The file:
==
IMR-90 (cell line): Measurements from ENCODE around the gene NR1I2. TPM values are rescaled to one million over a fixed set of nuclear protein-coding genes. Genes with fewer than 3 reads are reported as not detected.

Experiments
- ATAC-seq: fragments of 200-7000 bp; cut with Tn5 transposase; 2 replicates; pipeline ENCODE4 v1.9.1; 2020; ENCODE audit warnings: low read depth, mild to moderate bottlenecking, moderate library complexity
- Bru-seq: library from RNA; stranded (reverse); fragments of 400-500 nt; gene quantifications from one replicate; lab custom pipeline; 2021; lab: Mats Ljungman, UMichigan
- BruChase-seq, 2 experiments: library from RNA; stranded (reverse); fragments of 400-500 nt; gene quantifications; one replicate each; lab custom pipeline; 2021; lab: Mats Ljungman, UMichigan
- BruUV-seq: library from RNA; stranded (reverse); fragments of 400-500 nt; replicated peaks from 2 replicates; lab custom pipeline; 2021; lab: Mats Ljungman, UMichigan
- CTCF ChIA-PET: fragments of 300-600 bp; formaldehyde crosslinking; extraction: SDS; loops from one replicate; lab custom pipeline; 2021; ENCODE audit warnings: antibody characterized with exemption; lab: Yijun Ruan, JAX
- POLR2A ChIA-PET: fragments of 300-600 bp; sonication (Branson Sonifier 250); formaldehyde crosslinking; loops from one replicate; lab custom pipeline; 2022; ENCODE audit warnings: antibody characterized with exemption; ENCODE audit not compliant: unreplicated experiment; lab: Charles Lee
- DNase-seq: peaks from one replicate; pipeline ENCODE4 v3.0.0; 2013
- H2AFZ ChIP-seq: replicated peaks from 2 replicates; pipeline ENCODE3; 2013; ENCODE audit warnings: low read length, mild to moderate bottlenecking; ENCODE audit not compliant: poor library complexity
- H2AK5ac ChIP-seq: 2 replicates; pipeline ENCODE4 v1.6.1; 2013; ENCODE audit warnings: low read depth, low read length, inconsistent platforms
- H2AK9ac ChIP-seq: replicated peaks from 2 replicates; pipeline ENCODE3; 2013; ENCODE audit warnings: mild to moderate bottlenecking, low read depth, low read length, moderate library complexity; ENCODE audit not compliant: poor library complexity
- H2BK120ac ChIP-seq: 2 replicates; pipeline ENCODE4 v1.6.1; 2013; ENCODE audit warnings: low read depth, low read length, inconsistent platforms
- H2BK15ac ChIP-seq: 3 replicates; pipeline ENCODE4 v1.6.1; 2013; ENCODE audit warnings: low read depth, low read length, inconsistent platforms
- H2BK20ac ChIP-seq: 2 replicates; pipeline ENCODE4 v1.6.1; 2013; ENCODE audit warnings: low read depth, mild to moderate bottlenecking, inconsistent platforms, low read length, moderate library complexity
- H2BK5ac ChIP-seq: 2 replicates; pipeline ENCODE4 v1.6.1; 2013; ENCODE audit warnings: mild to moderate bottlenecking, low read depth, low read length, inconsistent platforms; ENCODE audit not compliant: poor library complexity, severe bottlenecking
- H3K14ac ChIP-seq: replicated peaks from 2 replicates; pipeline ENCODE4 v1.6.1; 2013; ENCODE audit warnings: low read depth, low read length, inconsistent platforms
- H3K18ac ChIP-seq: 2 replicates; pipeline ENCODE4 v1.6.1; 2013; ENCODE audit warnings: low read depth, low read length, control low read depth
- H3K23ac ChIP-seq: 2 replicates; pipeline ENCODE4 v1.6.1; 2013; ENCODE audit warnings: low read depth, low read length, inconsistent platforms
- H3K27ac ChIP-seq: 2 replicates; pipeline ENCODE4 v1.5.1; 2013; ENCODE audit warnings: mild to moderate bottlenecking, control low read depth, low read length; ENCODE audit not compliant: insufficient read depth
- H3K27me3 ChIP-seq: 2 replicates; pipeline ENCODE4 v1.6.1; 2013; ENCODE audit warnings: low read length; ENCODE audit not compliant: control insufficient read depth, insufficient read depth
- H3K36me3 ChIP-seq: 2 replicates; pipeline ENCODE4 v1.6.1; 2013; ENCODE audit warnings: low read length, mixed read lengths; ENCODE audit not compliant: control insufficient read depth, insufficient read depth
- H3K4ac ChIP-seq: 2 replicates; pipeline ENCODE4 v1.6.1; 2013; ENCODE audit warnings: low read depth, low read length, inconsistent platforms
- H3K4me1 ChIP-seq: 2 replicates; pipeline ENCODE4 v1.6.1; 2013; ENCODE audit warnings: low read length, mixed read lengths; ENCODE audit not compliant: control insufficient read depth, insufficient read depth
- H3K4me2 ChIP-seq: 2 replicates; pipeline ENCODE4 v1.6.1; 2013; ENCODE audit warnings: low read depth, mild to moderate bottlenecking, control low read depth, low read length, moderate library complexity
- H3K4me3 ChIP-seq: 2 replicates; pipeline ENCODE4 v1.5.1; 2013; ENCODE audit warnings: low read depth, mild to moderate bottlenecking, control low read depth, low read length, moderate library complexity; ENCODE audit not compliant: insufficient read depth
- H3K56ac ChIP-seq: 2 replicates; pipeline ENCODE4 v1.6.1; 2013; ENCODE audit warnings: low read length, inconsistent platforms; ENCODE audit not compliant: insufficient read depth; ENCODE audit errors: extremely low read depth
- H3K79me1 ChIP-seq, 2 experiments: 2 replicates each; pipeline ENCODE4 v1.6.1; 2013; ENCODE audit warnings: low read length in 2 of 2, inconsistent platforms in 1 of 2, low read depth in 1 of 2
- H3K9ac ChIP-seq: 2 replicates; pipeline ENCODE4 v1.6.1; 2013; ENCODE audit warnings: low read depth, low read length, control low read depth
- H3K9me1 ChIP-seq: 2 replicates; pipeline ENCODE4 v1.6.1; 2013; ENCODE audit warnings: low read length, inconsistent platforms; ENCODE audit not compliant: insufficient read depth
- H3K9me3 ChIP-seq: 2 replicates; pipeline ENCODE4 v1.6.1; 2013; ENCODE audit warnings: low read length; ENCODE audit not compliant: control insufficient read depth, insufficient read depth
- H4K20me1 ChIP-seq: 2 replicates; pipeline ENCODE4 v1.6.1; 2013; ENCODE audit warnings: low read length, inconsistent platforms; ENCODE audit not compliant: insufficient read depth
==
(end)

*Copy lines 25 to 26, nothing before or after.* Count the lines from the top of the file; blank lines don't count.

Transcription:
- H3K4me2 ChIP-seq: 2 replicates; pipeline ENCODE4 v1.6.1; 2013; ENCODE audit warnings: low read depth, mild to moderate bottlenecking, control low read depth, low read length, moderate library complexity
- H3K4me3 ChIP-seq: 2 replicates; pipeline ENCODE4 v1.5.1; 2013; ENCODE audit warnings: low read depth, mild to moderate bottlenecking, control low read depth, low read length, moderate library complexity; ENCODE audit not compliant: insufficient read depth